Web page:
10 Beer Drinks & Cocktails for Every Taste
My first beer was a mixed beer drink on a warm summer day in Austria. My uncle filled a glass with half Pilsner and half Almdudler (a Sprite-like, but more flavorful, soda). Oh, it was delicious and my love of beer began! Ever since I’ve been more than willing to experiment with beer drinks and cocktails. And it seems to be catching on here in the U.S., as well. I’ve noticed more than a few restaurants featuring flips and other beer concoctions on their menus.
One of the oldest beer drinks was probably the flip, dating back to the 1600s, when early mixologists served a heated mixture of beer, sugar and rum. I can imagine that was a popular drink in a time with no indoor heating! Today, bartenders are mixing up all kinds of beer cocktails based on traditional favorites, like the Harvey Wallbanger. We’ve pulled together 10 easy-to-make beer cocktail drinks that you can try in the safety of your own home.
There are many versions of this cocktail floating around and we call ours the Skull Smoker because we made it extra spicy! The great thing about it is the ability to make it as hot or mild as you like.
Make it: To 6 ounces of chilled stout beer, add 1 ounce of chilled rum, 1/8 tsp of cayenne pepper (more or less depending on your taste), and 2 tsp chilled lime juice (no pulp). Stir and serve with a wedge of lime.
This was my intro to beer when living in Austria as a teen. To this day, I love the flavor and the fact that it’s easy to drink in warm summer weather. Radler, translated, means cyclist and I’m sure there’s a story in there somewhere about thirsty bikers in the Alps.
Make it: Fill a chilled glass or beer mug 1/2 full with lemonade, then top it off with a cold Pilsner (lagers and ales work fine, I’m sure). You could vary the ratio (1/3 lemonade and 2/3 beer if you like). Stir and enjoy!
Pink Raspberry Beervia A Cup of Mai (adapted from Southern Living)
Refreshing, pretty, pink…need I say more?
Make it: Stir together 1 cup fresh or frozen raspberries, 4 bottles of beer (corona), 1 thawed container of frozen raspberry lemonade concentrate, and 1/2 cup vodka. Served in chilled mugs (we love the Mason jars A Cup of Mai used!).
You can toast history with this drink, said to have been created in the 1800s to commemorate the death of Prince Albert, Queen Victoria’s main squeeze. The dark color was supposed to symbolic of black worn by mourners. The champagne lightens the rather heavy stout and makes a very bubbly, festive drink.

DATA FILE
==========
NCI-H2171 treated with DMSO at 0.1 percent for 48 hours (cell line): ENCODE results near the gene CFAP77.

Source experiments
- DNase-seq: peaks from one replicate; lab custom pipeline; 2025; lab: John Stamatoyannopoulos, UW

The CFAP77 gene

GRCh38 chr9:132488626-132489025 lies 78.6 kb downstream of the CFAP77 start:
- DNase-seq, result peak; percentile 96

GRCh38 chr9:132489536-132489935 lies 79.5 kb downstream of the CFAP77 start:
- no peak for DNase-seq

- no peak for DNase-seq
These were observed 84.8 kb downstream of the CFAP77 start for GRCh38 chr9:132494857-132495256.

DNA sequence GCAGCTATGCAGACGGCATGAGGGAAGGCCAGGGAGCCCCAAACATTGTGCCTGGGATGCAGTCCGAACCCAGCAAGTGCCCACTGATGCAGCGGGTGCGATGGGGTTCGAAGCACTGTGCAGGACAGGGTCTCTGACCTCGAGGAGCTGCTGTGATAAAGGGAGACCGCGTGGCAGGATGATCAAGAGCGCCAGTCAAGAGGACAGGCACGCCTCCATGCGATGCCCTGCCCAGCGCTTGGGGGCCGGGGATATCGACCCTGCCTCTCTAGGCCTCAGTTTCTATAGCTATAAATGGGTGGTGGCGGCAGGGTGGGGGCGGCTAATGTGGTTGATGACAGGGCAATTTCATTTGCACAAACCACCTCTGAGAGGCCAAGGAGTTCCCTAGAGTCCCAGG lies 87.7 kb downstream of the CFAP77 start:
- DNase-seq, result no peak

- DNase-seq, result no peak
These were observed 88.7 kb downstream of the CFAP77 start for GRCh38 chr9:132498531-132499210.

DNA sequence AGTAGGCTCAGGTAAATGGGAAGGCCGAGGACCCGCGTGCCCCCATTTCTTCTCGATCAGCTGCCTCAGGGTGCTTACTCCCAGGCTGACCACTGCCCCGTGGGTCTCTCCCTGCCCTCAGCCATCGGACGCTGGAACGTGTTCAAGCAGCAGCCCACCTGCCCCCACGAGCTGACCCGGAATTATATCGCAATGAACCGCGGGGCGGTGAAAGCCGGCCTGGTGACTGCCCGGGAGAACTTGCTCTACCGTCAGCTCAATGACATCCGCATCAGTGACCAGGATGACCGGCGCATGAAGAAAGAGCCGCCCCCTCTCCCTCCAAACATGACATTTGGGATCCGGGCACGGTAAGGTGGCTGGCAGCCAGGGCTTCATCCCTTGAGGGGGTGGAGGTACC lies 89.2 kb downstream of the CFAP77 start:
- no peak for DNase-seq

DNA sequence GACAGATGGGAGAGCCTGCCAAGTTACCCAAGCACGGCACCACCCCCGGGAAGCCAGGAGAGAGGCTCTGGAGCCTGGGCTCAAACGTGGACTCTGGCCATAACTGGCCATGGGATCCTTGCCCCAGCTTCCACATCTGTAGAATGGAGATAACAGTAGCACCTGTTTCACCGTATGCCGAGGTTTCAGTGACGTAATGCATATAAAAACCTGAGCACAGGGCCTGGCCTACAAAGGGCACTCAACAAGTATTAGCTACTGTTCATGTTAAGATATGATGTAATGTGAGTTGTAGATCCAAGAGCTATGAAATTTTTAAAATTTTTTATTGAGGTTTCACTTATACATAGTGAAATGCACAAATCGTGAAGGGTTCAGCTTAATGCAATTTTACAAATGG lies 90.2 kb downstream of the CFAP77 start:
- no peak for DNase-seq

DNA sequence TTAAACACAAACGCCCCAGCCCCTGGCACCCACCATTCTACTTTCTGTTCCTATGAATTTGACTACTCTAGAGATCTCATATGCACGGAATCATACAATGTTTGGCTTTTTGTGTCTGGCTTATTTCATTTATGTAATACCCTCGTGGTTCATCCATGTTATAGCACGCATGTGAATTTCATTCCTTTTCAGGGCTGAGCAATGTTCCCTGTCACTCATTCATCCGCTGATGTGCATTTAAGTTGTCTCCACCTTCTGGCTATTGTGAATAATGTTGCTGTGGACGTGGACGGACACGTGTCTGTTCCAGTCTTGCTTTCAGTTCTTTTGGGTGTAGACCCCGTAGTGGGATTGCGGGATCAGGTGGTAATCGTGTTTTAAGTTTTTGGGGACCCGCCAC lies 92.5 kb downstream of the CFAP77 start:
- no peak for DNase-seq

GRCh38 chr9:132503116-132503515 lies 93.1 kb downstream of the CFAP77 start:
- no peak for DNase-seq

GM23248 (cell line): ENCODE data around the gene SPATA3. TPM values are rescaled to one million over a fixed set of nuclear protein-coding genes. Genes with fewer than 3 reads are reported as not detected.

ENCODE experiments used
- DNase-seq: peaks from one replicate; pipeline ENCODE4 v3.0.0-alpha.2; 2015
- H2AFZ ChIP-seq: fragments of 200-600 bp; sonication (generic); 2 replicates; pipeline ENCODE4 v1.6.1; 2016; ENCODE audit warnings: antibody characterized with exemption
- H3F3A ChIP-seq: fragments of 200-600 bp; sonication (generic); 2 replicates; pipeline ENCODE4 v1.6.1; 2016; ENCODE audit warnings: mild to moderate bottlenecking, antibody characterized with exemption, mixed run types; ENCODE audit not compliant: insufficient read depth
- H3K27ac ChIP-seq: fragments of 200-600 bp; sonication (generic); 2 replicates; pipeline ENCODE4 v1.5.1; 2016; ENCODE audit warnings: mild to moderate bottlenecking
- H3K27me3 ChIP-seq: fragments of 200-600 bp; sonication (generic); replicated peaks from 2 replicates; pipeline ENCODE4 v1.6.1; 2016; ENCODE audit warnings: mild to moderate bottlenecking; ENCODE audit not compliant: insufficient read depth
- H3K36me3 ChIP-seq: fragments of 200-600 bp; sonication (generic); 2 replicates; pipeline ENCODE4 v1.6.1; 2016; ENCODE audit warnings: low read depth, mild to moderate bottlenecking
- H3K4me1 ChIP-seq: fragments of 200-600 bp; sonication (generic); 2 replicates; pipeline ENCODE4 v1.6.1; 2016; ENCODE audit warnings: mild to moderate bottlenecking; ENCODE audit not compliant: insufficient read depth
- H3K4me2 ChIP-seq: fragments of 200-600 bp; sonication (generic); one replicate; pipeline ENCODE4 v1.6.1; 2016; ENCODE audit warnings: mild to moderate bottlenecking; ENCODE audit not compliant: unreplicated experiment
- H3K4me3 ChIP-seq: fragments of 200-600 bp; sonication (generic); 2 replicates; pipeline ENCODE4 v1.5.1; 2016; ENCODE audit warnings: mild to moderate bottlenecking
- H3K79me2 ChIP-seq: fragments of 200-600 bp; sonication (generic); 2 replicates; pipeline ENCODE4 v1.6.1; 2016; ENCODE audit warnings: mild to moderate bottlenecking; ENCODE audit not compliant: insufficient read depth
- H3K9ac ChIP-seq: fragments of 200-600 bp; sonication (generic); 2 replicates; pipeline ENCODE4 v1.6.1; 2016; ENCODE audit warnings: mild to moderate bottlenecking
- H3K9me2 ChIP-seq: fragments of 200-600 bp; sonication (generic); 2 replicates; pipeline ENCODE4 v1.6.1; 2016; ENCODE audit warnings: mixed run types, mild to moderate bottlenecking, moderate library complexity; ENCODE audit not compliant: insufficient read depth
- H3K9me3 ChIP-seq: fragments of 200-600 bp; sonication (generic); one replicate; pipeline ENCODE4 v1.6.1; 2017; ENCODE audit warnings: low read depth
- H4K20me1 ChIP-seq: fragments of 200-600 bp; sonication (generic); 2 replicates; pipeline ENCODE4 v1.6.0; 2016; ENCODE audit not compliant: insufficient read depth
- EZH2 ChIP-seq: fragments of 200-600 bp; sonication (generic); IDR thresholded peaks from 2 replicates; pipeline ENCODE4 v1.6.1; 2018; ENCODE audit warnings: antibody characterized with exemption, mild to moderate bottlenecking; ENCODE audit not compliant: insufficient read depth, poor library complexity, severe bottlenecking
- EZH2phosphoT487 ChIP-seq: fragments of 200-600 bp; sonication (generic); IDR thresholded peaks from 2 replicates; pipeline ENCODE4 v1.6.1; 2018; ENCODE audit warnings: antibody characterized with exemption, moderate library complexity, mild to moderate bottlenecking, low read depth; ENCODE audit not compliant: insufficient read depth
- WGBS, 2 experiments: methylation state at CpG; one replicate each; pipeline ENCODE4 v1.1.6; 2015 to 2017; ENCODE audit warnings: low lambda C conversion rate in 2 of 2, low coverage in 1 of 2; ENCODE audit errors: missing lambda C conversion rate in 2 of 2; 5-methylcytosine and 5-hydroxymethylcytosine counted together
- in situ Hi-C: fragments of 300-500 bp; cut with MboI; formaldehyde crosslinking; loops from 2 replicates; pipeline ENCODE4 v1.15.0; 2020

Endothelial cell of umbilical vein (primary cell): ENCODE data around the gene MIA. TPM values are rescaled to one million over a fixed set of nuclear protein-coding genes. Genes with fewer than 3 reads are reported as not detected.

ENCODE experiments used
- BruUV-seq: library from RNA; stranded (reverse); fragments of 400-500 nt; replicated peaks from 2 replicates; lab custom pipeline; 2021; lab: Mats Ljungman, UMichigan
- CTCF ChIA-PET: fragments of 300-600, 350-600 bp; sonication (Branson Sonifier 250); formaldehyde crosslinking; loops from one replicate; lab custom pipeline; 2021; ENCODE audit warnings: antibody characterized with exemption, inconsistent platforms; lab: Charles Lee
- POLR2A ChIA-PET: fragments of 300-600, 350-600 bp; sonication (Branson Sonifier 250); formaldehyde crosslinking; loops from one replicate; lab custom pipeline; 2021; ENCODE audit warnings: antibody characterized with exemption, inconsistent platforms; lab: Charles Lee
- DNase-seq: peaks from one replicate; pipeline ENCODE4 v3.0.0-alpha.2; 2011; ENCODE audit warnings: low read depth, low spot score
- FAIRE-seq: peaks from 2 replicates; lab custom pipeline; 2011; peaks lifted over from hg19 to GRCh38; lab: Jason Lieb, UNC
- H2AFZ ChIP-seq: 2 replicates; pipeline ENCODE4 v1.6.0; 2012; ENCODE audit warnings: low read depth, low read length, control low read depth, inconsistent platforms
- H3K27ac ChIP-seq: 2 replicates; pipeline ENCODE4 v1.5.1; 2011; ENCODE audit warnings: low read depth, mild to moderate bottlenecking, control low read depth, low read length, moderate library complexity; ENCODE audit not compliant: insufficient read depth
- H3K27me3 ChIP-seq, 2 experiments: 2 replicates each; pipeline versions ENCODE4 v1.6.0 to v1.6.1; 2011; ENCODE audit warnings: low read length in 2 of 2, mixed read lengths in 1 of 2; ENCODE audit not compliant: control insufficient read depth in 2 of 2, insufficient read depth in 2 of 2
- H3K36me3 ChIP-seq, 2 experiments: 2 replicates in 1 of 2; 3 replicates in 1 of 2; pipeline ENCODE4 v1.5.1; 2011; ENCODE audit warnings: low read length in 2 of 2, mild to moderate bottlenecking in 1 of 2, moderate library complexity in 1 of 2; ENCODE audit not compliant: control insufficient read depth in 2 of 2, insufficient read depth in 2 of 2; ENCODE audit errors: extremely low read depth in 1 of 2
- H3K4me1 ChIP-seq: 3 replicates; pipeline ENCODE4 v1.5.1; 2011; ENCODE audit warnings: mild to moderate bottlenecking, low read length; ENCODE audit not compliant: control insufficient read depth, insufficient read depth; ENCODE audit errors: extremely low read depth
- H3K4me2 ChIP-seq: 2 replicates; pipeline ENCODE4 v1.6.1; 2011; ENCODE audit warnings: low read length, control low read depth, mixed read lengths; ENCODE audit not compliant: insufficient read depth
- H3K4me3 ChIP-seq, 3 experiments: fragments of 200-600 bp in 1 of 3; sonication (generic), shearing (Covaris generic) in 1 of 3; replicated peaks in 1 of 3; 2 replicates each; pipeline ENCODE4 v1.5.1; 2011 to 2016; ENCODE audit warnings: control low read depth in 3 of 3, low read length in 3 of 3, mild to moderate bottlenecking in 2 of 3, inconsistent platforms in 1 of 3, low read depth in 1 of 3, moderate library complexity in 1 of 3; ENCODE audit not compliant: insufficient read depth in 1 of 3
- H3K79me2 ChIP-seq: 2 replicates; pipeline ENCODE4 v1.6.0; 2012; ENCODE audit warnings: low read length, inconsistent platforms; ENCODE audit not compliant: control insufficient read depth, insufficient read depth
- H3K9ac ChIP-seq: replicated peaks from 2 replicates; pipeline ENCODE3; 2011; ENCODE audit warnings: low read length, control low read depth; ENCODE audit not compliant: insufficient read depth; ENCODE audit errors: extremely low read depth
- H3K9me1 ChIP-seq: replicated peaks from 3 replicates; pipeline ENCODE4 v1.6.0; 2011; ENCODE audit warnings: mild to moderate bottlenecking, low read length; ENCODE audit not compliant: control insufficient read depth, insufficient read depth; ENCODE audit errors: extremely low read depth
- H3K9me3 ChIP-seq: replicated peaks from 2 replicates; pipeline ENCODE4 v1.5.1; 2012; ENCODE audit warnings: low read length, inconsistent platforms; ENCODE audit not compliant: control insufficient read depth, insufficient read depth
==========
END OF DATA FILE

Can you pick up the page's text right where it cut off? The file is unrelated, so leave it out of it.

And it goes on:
Make it: To 6 ounces of chilled stout beer, slowly add 3 ounces of chilled champagne and stir (gently!). Serve in a chilled champagne flute or collins glass.
There’s a sweet interplay with the dry, bitter of a light ale in this drink. This is one of my favorites for summer days.
Make it: To 6 ounces of chilled light ale, lager or pilsner, add 1 ounce of chilled black currant liqueur (cassis). Stir gently and serve in a chilled beer mug or tall glass.
Black and Tan
Another well-known, traditional beer drink sometimes also called a Half and Half. The drink combines two different types of beer, in equal amounts. You can make it with any contrasting colored beer (light and dark). Always start with the lighter colored beer and make sure they are well chilled.
Make it: Slowly pour 6 ounces of lager or pale ale into a chilled beer glass (you don’t want foam), then slowly add 6 ounces of stout.
The Stout Diplomatvia Epicurious
Yanni Kehagiaras of San Francisco’s Nopa restaurant created this dessert drink for a beer-cocktail competition. “The rum is in there to give this short beer cocktail a bit of a punch,” he says.
Make it: To 6 ounces of chilled stout beer, add 1 ounce of chilled dark rum and 1/2 ounce of chilled sherry. Stir and serve.
Fifth Crownvia Jon at Ednbrg
Want to celebrate Cinco de Mayo with a beer cocktail? Then this one you’ll want to mix up.
Make it: In a shaker filled with ice, shake 1.5 ounces tequila with 1/2 ounce Creme de Mure or Creme de Cassis, and 1 ounce fresh lime juice. Strain into a tall chilled glass (or you can choose to leave the ice in the drink). Top it off with 4 – 6 ounces cold Corona (or other light beer).
Jacob Grier’s Averna Stout Flipvia Jacob Grier
Flips are often warm, but this beery take from Jacob Grier is made cold and served cold.
Make it: Shake 2 oz. Averna, 1 oz of a smooth stout, and 2 dashes of bitters in a cocktail shaker. Stir in 1 egg, add some ice, and shake well. Double strain the flip into a wine or cocktail glass and garnish with nutmeg. (Averna is a sweet, thick Sicilian liqueur with a gentle herbal bitterness.)
This is a drink we concocted out of our love of the classic Negroni (Campari, Gin and Sweet Vermouth). It gives the beer a nice “bite.”
Make it: Shake 1/2 oz Campari and 1/2 oz Gin with ice in a shaker. Strain into a chilled tall beer glass and top with 6 oz chilled lager or pilsner. (For an extra nice touch, garnish with an orange twist.)
Got some favorite beer cocktails or drinks you’d like to share? We’d love to hear them.
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